After a wild January ride, cattle and beef markets are settling into somewhat more stable levels moving forward, according to Derrell Peel, livestock marketing specialist with Oklahoma State University.
He notes that the onslaught on winter storms have affected beef consumption and distribution as well as feedlot production.
Through the first six weeks of 2014, beef production is down 8.6% with cattle slaughter down 9%, according to the U.S. Department of Agriculture stats. As a result, Peel said beef margins continue to adjust with relative winners and losers among the various industry sectors.
“Wholesale boxed beef cutout had the wildest ride with Choice cutout spiking up to $240 per hundredweight, up 20% from the beginning of the year, and retreating to current levels under $208 per hundredweight,” Peel notes.
He said packers benefitted partially from the short-lived price increase because the values represented a limited spot market for wholesale beef and many packers had a significant portion of their beef production forward priced at lower values.
Peel said packer margins continue to be squeezed by higher fed cattle prices and their limited ability to recoup those costs for the processed meat at high spot prices because of forward contract deals. Packer margins have been further squeezed as boxed beef prices have fallen more than fed cattle prices, he said.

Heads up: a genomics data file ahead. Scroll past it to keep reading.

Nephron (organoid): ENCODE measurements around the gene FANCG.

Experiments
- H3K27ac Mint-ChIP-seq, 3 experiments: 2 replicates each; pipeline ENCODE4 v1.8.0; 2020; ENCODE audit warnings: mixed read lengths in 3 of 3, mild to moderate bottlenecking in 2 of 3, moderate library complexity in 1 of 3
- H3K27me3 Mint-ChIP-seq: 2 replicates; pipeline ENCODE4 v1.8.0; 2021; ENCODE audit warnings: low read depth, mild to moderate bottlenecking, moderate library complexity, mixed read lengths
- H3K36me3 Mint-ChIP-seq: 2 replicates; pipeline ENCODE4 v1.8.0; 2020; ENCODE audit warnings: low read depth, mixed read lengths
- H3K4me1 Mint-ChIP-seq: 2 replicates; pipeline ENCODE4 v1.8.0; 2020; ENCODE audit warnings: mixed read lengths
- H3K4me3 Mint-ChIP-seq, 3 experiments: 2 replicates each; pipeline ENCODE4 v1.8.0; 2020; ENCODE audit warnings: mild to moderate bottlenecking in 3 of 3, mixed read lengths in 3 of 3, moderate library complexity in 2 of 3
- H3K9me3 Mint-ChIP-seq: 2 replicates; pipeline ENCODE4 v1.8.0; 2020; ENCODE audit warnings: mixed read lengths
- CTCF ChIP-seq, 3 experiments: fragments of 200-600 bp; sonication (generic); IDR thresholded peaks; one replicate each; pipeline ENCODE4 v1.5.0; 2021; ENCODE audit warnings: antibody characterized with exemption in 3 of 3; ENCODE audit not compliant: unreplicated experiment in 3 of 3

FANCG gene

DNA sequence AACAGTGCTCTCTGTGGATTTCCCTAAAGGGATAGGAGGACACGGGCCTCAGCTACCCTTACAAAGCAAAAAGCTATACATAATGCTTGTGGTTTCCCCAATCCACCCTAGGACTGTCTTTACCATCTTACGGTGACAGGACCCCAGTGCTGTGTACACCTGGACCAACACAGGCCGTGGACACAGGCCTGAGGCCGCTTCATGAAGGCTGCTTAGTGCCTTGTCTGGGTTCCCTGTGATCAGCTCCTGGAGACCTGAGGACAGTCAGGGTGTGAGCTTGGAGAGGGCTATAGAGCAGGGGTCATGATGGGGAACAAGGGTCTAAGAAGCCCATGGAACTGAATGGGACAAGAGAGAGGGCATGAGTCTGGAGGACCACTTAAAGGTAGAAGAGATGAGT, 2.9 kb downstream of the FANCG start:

The winner in the recent volatile market swing is the fed cattle market as prices have retained more than half of the January gains. Peel reports fed cattle prices of $135 per hundredweight for the first week of January, dropping to levels of $142 after peaking at $150 about three weeks ago.
He said feedlots are breaking even or doing slightly better at this time. Peel said that could mean they are limiting losses more than gaining profits, but it is still well above earlier expectations for the market at this time.
A series of winter storms continues to pummel the northern half of the country and winter weather impacts on fed cattle performance will continue for some time, Peel said.